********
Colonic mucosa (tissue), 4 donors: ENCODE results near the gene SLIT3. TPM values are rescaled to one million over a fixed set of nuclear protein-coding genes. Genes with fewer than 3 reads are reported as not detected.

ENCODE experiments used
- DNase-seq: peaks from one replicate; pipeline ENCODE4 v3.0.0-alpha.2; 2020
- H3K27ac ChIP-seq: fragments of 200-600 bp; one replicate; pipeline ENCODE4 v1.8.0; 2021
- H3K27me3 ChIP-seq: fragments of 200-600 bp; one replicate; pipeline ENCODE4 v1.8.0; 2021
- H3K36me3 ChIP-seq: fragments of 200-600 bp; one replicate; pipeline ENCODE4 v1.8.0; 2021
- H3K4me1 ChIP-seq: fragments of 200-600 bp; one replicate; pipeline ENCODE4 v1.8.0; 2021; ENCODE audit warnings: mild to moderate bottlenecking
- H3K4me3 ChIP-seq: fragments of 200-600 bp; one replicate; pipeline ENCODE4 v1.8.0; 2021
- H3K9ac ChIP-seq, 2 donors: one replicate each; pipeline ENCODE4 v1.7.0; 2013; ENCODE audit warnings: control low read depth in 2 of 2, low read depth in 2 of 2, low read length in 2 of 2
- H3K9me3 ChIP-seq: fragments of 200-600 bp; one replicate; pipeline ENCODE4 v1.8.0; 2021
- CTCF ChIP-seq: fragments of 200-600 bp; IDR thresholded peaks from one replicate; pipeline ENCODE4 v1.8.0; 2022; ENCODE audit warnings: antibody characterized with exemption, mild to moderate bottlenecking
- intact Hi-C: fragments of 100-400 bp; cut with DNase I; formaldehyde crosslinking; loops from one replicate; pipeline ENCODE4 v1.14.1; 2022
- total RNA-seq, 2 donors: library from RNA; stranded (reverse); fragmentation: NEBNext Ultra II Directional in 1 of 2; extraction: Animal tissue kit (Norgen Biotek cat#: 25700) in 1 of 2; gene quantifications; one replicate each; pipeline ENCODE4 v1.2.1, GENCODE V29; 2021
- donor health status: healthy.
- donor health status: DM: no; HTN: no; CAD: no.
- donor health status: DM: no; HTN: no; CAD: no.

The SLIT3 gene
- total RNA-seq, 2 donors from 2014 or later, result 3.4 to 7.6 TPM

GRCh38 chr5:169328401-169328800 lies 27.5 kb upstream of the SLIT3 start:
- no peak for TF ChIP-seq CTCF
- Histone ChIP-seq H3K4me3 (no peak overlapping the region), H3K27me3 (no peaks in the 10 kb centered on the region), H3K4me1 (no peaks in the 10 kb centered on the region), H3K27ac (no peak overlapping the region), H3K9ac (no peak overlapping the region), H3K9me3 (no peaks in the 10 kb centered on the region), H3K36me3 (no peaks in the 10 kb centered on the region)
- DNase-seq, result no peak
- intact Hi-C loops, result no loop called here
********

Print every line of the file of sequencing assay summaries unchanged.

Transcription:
Colonic mucosa (tissue), 4 donors: ENCODE results near the gene SLIT3. TPM values are rescaled to one million over a fixed set of nuclear protein-coding genes. Genes with fewer than 3 reads are reported as not detected.

ENCODE experiments used
- DNase-seq: peaks from one replicate; pipeline ENCODE4 v3.0.0-alpha.2; 2020
- H3K27ac ChIP-seq: fragments of 200-600 bp; one replicate; pipeline ENCODE4 v1.8.0; 2021
- H3K27me3 ChIP-seq: fragments of 200-600 bp; one replicate; pipeline ENCODE4 v1.8.0; 2021
- H3K36me3 ChIP-seq: fragments of 200-600 bp; one replicate; pipeline ENCODE4 v1.8.0; 2021
- H3K4me1 ChIP-seq: fragments of 200-600 bp; one replicate; pipeline ENCODE4 v1.8.0; 2021; ENCODE audit warnings: mild to moderate bottlenecking
- H3K4me3 ChIP-seq: fragments of 200-600 bp; one replicate; pipeline ENCODE4 v1.8.0; 2021
- H3K9ac ChIP-seq, 2 donors: one replicate each; pipeline ENCODE4 v1.7.0; 2013; ENCODE audit warnings: control low read depth in 2 of 2, low read depth in 2 of 2, low read length in 2 of 2
- H3K9me3 ChIP-seq: fragments of 200-600 bp; one replicate; pipeline ENCODE4 v1.8.0; 2021
- CTCF ChIP-seq: fragments of 200-600 bp; IDR thresholded peaks from one replicate; pipeline ENCODE4 v1.8.0; 2022; ENCODE audit warnings: antibody characterized with exemption, mild to moderate bottlenecking
- intact Hi-C: fragments of 100-400 bp; cut with DNase I; formaldehyde crosslinking; loops from one replicate; pipeline ENCODE4 v1.14.1; 2022
- total RNA-seq, 2 donors: library from RNA; stranded (reverse); fragmentation: NEBNext Ultra II Directional in 1 of 2; extraction: Animal tissue kit (Norgen Biotek cat#: 25700) in 1 of 2; gene quantifications; one replicate each; pipeline ENCODE4 v1.2.1, GENCODE V29; 2021
- donor health status: healthy.
- donor health status: DM: no; HTN: no; CAD: no.
- donor health status: DM: no; HTN: no; CAD: no.

The SLIT3 gene
- total RNA-seq, 2 donors from 2014 or later, result 3.4 to 7.6 TPM

GRCh38 chr5:169328401-169328800 lies 27.5 kb upstream of the SLIT3 start:
- no peak for TF ChIP-seq CTCF
- Histone ChIP-seq H3K4me3 (no peak overlapping the region), H3K27me3 (no peaks in the 10 kb centered on the region), H3K4me1 (no peaks in the 10 kb centered on the region), H3K27ac (no peak overlapping the region), H3K9ac (no peak overlapping the region), H3K9me3 (no peaks in the 10 kb centered on the region), H3K36me3 (no peaks in the 10 kb centered on the region)
- DNase-seq, result no peak
- intact Hi-C loops, result no loop called here